Astrid Lindgren’s stories include social themes
Astrid Lindgren is known as one of the world’s foremost authors of children’s literature, and many of the characters in her books, particularly Pippi Longstocking, are familiar to all children, especially in Northern Europe. However, Astrid Lindgren’s stories are often underlaid with deep and serious issues, and many of her books sparked extensive social debate when they first appeared.
Astrid Lindgren was already an active writer in her school years, and articles by her were published in the local newspaper of her hometown, Vimmerby. Freedom and trust were core values in her family; in their free time the children were allowed to play and listen to stories told by their father. The family appreciated literature and an imaginative mind. As Astrid Lindgren gave birth to her first child at the age of 19, she did something unusual for the time: she did not marry the father of her child but continued living as a single woman.
Through her books and articles Astrid Lindgren fought for the rights of children, social equality, and for the rights of animals. She became an important opinion maker who, directly or indirectly, influenced many of Sweden’s laws. On being awarded the German booksellers’ Peace Prize in 1978 she appealed strongly against the use of corporal punishment and violence against children. A year later, Sweden introduced a new law banning corporal punishment of children.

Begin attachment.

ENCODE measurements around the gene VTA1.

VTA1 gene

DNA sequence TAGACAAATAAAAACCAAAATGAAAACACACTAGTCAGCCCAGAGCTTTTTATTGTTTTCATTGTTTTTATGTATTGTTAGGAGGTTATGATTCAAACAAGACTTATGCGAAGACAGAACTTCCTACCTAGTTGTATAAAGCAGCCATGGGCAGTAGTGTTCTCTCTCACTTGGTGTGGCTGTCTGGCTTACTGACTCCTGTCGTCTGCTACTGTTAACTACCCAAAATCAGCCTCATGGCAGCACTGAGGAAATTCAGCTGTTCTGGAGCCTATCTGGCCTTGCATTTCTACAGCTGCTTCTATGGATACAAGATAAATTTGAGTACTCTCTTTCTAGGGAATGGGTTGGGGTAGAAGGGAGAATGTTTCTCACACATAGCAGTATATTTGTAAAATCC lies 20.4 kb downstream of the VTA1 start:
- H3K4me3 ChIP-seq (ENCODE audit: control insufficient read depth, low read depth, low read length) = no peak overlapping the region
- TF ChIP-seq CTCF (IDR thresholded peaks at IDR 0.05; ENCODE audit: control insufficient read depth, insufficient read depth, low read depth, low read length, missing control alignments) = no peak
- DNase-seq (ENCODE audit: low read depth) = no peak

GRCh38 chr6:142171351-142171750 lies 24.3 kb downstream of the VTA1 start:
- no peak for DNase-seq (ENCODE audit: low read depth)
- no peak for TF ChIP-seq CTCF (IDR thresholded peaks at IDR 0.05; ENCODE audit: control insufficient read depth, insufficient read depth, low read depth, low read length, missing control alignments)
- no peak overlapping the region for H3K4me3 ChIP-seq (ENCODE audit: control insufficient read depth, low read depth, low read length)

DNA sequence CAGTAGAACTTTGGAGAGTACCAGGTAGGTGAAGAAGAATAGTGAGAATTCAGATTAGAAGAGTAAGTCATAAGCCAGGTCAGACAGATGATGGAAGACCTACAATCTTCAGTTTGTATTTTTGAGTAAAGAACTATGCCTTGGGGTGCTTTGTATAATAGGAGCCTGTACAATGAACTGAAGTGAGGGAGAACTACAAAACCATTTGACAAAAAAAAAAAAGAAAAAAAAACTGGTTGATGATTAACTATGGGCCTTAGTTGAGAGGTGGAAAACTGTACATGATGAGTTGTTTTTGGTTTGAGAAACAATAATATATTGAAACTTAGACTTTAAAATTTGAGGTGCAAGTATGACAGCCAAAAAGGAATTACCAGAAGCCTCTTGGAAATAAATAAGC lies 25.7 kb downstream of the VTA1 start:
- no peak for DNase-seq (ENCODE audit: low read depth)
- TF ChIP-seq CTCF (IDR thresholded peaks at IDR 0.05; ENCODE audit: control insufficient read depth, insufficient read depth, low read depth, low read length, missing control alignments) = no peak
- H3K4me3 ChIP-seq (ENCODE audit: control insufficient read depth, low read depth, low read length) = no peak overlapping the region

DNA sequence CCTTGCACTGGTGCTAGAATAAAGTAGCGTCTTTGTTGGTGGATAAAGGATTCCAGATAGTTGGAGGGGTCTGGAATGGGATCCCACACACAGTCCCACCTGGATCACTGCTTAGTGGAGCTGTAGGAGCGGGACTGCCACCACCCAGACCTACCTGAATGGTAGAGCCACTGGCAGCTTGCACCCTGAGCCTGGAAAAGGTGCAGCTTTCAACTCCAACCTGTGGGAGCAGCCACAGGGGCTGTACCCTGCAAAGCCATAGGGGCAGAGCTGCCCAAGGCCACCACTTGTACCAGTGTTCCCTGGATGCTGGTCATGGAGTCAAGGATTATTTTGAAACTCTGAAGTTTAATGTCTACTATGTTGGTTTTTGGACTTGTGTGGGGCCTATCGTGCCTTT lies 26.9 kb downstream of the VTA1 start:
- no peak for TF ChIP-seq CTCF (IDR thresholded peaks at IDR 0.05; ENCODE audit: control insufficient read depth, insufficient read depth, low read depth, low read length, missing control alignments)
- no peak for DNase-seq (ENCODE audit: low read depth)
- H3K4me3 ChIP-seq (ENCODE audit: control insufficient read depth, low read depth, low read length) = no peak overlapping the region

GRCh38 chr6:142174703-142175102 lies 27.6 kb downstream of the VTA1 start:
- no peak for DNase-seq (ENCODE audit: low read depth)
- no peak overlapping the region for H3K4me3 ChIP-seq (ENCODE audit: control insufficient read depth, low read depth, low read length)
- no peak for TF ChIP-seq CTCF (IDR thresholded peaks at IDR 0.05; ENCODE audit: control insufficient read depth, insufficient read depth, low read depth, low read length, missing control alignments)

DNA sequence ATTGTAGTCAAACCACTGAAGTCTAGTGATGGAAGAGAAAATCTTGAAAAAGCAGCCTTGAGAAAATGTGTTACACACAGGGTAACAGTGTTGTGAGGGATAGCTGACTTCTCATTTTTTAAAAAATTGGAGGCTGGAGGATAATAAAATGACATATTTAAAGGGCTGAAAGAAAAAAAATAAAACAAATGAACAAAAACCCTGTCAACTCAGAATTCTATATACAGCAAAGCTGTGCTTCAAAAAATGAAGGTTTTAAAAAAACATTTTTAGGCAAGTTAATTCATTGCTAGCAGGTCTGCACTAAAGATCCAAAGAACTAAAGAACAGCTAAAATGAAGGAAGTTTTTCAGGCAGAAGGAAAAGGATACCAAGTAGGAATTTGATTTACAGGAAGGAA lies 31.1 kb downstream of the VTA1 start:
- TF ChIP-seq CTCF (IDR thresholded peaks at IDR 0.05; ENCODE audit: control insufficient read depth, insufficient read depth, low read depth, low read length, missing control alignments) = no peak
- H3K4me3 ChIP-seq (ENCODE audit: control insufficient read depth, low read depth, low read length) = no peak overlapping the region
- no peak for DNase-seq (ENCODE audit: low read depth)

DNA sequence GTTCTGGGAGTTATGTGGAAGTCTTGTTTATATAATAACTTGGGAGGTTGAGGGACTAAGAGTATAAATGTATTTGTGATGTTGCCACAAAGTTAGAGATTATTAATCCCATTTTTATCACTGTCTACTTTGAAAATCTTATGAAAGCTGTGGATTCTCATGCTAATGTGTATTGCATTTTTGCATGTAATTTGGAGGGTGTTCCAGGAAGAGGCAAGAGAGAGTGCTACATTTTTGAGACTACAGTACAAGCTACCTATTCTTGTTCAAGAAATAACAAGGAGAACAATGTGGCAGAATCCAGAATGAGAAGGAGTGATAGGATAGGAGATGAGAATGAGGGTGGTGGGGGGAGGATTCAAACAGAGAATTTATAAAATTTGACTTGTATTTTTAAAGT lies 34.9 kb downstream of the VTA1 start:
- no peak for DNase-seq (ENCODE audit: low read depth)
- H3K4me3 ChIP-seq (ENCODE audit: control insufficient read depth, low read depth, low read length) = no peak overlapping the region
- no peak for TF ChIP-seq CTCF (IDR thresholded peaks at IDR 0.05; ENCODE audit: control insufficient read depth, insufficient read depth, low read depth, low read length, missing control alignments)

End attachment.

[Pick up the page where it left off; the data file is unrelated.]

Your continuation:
Does Pippi’s behaviour catch on to other children?
When Pippi Longstocking was published in 1945, however, the book also aroused strong opposition. At that time, rather humiliating child-rearing practices were predominant, and the liberal and wilful Pippi did not represent an ideal model of childhood. It could not even be said that Pippi was the result of a free upbringing – she hadn’t had any upbringing at all! Critics claimed that children who read the book would be influenced by Pippi and start behaving as “crazily” as she did.
Nevertheless, the general audience, and children in particular, immediately took to Pippi. The story was hugely popular and was translated into numerous languages, including Finnish just a year after the book was first published. Pippi Longstocking was the main character in a number of musicals and plays, as well as the iconic Swedish television series made in 1969.
Pippi, like many other of Astrid Lindgren’s characters, became a role model for many children. In her books, Astrid Lindgren demonstrated that somebody who is small and weak can also become the hero of a story. Living on her own in Villa Villekulla, Pippi showed many children how you can find an endless amount of happy things in your life, even though you are an orphan and your dead mother is just an angel in the sky watching over you. For many girls and women, Pippi also functioned as the model of an independent, self-supporting girl at a time when the status of women was completely different from what it is today.
When the full-length ballet about Pippi Longstocking premiered at the Royal Swedish Opera in Stockholm in 2005, Astrid Lindgren’s character Pippi, along with all her friends and other inhabitants of the small town, finally also entered onto the ballet stage. With its 1950s period visual imagery, the ballet takes the audience back to society as it was at the time of Pippi’s creation, when an independent young woman like her was totally unheard of. As in the books about Pippi, each viewer can find details in the ballet that are important from their specific viewpoint – while enjoying the story well-known to most of us as it is told by the means of ballet.
Text JUSSI ILTANEN
Main picture © INGRID VANG NYMAN / Astrid Lindgren Aktiebolag